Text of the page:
Back to XCode. Right or Control click the ‘Frameworks’ item in the project, found in the left pane of the Project Navigator as shown in the Xcode entry screen shown earlier in this article. Then add the Odbc.framework using the “Add Files to…” entry in the popup menu. When adding, verify that the ‘Copy items to destination…’ checkbox is not checked. The files to be added are located in /System/Library/Frameworks, or in the project directory, depending on where they were copied. Warning! Do not double click when navigating among the files here – that will immediately start the add operation!

Then do the same thing with the CoreData.framework located in /System/Library/Frameworks.

If the Odbc.framework were copied to project directory, instead of to /System/Library/frameworks, then the project settings needs to be updated. Double-click on the project name to the left to open the Project Editor, and select the ‘Build Settings’ tab. Locate the ‘Runpath Search Paths’ setting and double-click the value field for an input box to be displayed. Enter “$(PROJECT_DIR)” using the ‘+’ button in the input box.

Close this navigator window and return to the main project navigator entry screen. Build and run the application and then, quit the application.

Also, make sure the iODBC.framework is available and accessible, for example in /System/Library/Frameworks.

Modifying the generated AppDelegate

Modify the AppDelegate.h. Add the following line to the imports directives:

#import <Odbc/Odbc.h>

Modify the @interface statement to read as follows:

@interface AppDelegate : OdbcAppDelegate

The AppDelegate.h should now look like the following:

#import <Cocoa/Cocoa.h>
#import <Odbc/Odbc.h>

@interface AppDelegate : OdbcAppDelegate
@property (assign) IBOutlet NSWindow * window;

Modify the AppDelegate.m. Change the ‘applicationDidFinishLaunching’ method as follows:

 - (void) applicationDidFinishLaunching : (NSNotification *) aNotification {
    [super applicationDidFinishLaunching : aNotification];

Also add the following method:

 - (NSURL *) persistentStoreUrl {
    return self.loginUrl;

The method ‘loginUrl’ displays a login dialog box. It lets the user specify a data source name, username, and password. Then it verifies the information by trying to connect to, and disconnect from, the database. If this operation is successful it returns the required URL.

The AppDelegate.m should now look like the following:

 #import "AppDelegate.h"
 @implementation AppDelegate

 - (void) applicationDidFinishLaunching:(NSNotification *) notification {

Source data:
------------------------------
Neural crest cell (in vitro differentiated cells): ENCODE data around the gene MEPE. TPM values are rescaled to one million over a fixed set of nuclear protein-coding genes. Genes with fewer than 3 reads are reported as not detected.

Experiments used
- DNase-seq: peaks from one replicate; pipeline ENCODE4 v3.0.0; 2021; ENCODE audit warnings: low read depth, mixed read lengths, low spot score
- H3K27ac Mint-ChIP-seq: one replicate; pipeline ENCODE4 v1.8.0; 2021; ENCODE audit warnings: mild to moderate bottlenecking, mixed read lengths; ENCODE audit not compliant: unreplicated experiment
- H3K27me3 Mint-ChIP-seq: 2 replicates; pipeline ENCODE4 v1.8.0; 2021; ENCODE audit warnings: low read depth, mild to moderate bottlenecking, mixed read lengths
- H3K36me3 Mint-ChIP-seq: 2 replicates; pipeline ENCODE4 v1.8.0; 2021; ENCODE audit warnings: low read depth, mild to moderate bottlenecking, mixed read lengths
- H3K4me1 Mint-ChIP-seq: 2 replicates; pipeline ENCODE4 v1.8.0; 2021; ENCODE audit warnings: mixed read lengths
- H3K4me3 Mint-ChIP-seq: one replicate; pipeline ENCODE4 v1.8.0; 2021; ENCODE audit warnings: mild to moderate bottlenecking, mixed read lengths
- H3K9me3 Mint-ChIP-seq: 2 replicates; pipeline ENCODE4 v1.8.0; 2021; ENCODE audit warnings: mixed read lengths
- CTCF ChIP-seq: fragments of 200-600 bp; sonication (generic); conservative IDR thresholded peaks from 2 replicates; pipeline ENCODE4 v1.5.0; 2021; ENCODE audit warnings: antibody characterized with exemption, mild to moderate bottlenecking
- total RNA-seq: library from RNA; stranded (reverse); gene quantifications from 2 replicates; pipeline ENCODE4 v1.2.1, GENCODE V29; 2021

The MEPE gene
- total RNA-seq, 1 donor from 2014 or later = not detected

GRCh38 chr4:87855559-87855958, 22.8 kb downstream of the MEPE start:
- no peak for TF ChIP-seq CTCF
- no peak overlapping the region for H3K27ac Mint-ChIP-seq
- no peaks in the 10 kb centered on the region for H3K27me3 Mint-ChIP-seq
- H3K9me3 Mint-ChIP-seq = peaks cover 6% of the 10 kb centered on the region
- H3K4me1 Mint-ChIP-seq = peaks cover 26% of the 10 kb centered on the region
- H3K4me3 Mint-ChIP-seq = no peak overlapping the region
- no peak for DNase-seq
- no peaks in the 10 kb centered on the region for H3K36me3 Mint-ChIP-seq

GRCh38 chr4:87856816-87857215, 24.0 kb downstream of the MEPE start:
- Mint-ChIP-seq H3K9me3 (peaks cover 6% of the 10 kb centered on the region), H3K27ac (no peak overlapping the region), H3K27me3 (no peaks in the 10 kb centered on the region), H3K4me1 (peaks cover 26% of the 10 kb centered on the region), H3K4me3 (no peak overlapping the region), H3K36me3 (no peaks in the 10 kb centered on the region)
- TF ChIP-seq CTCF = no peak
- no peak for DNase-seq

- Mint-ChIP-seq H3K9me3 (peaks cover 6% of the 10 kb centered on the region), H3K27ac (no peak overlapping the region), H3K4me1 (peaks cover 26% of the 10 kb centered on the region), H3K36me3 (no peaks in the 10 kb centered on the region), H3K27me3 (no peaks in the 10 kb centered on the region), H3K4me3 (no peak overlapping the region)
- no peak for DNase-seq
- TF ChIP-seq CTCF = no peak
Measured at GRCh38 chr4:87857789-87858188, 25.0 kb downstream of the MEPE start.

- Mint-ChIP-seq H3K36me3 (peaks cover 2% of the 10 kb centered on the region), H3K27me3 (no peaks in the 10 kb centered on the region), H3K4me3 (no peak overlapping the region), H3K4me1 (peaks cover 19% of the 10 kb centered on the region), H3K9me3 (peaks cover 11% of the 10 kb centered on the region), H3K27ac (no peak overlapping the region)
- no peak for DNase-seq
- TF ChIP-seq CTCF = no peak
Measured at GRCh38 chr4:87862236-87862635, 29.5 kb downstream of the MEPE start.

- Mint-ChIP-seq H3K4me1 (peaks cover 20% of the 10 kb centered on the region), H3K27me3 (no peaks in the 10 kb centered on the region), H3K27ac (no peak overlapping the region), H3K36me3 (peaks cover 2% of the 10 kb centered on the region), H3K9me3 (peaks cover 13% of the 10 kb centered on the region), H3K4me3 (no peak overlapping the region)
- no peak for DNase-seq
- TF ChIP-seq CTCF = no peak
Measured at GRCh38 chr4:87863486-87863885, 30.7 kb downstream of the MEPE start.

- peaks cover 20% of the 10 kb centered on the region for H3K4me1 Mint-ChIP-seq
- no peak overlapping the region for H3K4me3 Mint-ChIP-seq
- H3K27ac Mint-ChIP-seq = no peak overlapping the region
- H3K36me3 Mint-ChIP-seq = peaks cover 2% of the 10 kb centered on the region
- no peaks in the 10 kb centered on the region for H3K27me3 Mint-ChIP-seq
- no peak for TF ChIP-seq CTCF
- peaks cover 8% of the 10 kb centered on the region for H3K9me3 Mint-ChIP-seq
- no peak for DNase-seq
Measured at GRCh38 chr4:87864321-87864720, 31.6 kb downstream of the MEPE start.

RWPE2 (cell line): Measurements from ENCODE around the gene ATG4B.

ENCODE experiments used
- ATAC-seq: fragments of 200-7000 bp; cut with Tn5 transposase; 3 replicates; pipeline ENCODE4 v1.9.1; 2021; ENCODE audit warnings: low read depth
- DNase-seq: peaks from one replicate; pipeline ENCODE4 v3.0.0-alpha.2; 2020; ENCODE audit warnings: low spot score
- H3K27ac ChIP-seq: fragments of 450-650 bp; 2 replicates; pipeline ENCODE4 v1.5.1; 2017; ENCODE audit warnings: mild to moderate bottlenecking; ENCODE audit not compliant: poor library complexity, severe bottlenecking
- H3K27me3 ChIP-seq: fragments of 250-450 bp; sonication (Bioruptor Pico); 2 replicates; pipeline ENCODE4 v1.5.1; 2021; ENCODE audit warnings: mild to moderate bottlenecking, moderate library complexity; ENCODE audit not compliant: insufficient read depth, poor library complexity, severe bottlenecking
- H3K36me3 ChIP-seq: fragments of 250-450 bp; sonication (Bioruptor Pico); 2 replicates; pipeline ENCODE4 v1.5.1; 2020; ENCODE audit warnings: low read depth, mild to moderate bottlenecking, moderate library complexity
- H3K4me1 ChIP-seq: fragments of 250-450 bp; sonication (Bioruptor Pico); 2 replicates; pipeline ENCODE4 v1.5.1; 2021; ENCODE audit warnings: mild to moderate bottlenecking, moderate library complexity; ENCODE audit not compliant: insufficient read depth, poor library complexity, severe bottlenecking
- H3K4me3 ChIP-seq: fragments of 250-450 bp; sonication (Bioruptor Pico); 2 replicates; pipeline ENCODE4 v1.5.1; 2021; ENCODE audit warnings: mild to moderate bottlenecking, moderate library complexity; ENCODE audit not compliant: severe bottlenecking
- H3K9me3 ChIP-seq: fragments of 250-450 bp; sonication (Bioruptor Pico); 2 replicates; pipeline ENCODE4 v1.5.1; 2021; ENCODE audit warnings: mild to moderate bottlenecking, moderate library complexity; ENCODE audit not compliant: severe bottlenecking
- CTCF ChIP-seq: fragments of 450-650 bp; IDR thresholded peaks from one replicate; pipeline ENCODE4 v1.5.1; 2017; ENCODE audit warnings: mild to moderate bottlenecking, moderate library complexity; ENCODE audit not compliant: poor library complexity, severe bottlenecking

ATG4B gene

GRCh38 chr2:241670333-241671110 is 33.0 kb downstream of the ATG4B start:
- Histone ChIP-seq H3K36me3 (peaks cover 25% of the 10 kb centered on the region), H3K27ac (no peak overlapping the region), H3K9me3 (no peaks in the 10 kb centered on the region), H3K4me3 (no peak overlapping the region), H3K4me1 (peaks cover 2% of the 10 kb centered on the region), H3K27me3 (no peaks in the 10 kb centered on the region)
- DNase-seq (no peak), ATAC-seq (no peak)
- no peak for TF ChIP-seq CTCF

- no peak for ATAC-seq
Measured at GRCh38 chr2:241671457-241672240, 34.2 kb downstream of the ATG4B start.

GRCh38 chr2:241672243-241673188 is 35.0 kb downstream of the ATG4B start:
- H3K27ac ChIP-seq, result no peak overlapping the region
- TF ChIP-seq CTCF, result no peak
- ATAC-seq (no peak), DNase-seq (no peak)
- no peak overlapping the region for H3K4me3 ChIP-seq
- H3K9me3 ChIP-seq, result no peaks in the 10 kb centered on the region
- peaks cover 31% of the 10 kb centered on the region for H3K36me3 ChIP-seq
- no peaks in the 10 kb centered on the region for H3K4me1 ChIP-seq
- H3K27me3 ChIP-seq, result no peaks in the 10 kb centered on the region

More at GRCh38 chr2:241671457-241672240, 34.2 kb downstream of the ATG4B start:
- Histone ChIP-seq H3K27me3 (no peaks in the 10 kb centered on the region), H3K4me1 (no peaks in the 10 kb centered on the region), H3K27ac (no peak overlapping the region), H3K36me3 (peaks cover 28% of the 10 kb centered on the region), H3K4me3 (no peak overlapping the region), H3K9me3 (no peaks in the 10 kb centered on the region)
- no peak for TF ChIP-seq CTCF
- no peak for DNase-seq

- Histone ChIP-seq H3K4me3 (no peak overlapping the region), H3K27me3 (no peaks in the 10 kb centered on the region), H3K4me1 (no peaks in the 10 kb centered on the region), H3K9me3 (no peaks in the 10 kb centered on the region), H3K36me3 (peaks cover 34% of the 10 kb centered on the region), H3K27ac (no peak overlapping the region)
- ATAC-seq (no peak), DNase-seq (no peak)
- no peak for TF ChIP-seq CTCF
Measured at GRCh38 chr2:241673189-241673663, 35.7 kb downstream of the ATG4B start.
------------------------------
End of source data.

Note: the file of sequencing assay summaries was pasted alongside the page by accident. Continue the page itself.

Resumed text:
[super applicationDidFinishLaunching : (NSNotification *) notification];

 - (NSURL *) persistentStoreUrl {
    return self.loginUrl;

Again, build and run the application to verify that there are no problems. Quit the application. Please note that the login dialog box will not be shown yet.

The above is all the Objective-C code needed to be written. The rest of the work will be done using the Xcode Model Editor and the Xcode Interface Builder.

Creating the Data Model

In this section the data model for the application will be created.

Right or control click on the main target, i.e. the application name in the list to the left in the Xcode Project Navigator. Select ‘New File…’ in the popup menu, and then select ‘OS X’ -> ‘Core Data’ -> ‘Data Model’ in the dialog. Click the ‘Next’ button, and continue the dialog. It is recommended to specify the same name as the application name as ‘Model’.

Again, build and run the application to verify that there are no problems. Quit the application.

Now the set up is done and the remaining development to get the application completed will be the same as for any other Core Data application.

Entity and Attribute Management

In the Project Navigator, locate the model file created above – extension is ‘.xcdatamodeld’, then double click the model to open the Model Editor. Click the ‘Add Entity’ button, and specify the entity name ‘Author’ in the Data Model Inspector – double click on ‘Entity’ in the Entities list to the left to update the name.

Next is to add attributes. Use the ‘+’ button in the Attributes pane. First add the attribute ‘firstName’ of type ‘String’, then add the attribute ‘lastName’ of type ‘String’.

Now we have a simple data model with entity ‘Author’ having two attributes, ‘firstName’ and ‘lastName’. In the Model Editor this looks like the following:

Core Data Model

Again, build and run the application to verify that there are no problems. Quit the application.

Adding Object Management

It is time to add an Array Controller. The array controller is a class that manages a collection of objects. In this simple case it will control a table with two columns and two buttons.

The work will be continued in the Xcode Interface Builder. The following picture will be used when describing how to get there:

X Code Interface Builder

Locate and click on the ‘MainMenu.xib’ file in the Project Navigator to open the Interface Builder user interface (UI), see the leftmost painted arrow in the picture. Then click on the Window section, as pointed out by the other painted arrow. This will open the application UI screen, and also the related tools pane to the right. Select the Attributes Inspector, pointed out by the uppermost painted circle in the picture. Then select the Object Library as shown by the second painted circle, and write ‘array’ in the search field located in the bottom right corner of the picture. The Array Controller object will now be shown in the list, as in the picture above. Drag this Array Controller object to the Objects section in the second leftmost pane in the screen.

Select the new ‘Array Controller’ object. In the Inspector pane select ‘Attributes Inspector’ (it may already be shown), specify ‘Entity Name’ from the list box in the ‘Mode’ field and specify ‘Author’ in the ‘Entity Name’ field. Check the ‘Prepares Content’ checkbox. Now the Attributes Inspector should look as following: